This enquiry details an account of what happens when real-time feedback is provided to pupils during lessons. A teacher’s aim is to help students improve their skill towards their work. This can be done through verbal or written feedback. Sounds simple? Yet, Wiliam (2016) acknowledges the apparently easy task of giving constructive feedback is a lot harder than people imagine. The most important thing about feedback is after it is given what then does the student do with it. Although this is not something we can just leave at the feet of the students; as teachers we need to take up the responsibility for motivating our classes to want to engage with the feedback they are given, driving them to want to improve. McLean (2011) is very much focused on The Motivated School, as he believes that: ‘Motivation is the glue that holds everything together,’ (McLean, 2011). This thinking goes hand-in-hand with Vygotsky zone of proximal development, where he states: “The distance between the actual developmental level as determined by independent problem solving and the level of potential development as determined through problem- solving under adult guidance, or in collaboration with more capable peers”, (Vygotsky, 1978, p. 86). Interaction between student and teacher is crucial to the learning process and so it is necessary for the teacher to reflect and find new ways to communicate feedback in a clear way that students can find success and build upon and improve their already acquired skills.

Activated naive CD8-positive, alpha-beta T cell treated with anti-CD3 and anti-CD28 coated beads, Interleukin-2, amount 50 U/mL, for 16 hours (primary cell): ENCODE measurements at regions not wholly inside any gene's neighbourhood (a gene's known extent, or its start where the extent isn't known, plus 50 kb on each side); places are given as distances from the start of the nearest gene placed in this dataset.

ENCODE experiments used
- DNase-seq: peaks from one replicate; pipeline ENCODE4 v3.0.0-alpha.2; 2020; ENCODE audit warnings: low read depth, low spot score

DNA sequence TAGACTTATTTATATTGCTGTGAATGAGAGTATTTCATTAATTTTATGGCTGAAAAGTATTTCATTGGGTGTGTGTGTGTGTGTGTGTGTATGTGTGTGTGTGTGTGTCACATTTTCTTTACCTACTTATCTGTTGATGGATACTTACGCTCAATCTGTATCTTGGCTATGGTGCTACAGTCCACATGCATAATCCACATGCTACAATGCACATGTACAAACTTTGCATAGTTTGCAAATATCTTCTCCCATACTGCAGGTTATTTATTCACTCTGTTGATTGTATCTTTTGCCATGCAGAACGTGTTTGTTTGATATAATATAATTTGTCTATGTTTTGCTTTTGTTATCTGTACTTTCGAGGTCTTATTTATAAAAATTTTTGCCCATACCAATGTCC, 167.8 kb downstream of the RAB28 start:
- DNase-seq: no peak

The aim of this enquiry was to examine the effect of providing real-time verbal and written feedback to students, addressing areas of improvement within the English classroom. Over a number of weeks the aim of the enquiry was to engage with two different types of feedback and see what, if any, outcomes they produced. Both kinds of feedback was carried out in a positive reinforcement manner and encourage the students to adapt their work in order to improve. After the written work and feedback had been collated the students also took part in a questionnaire stating their preferred method of feedback. This showed through their verbal and written feedback what they engaged with most and how it improved their work.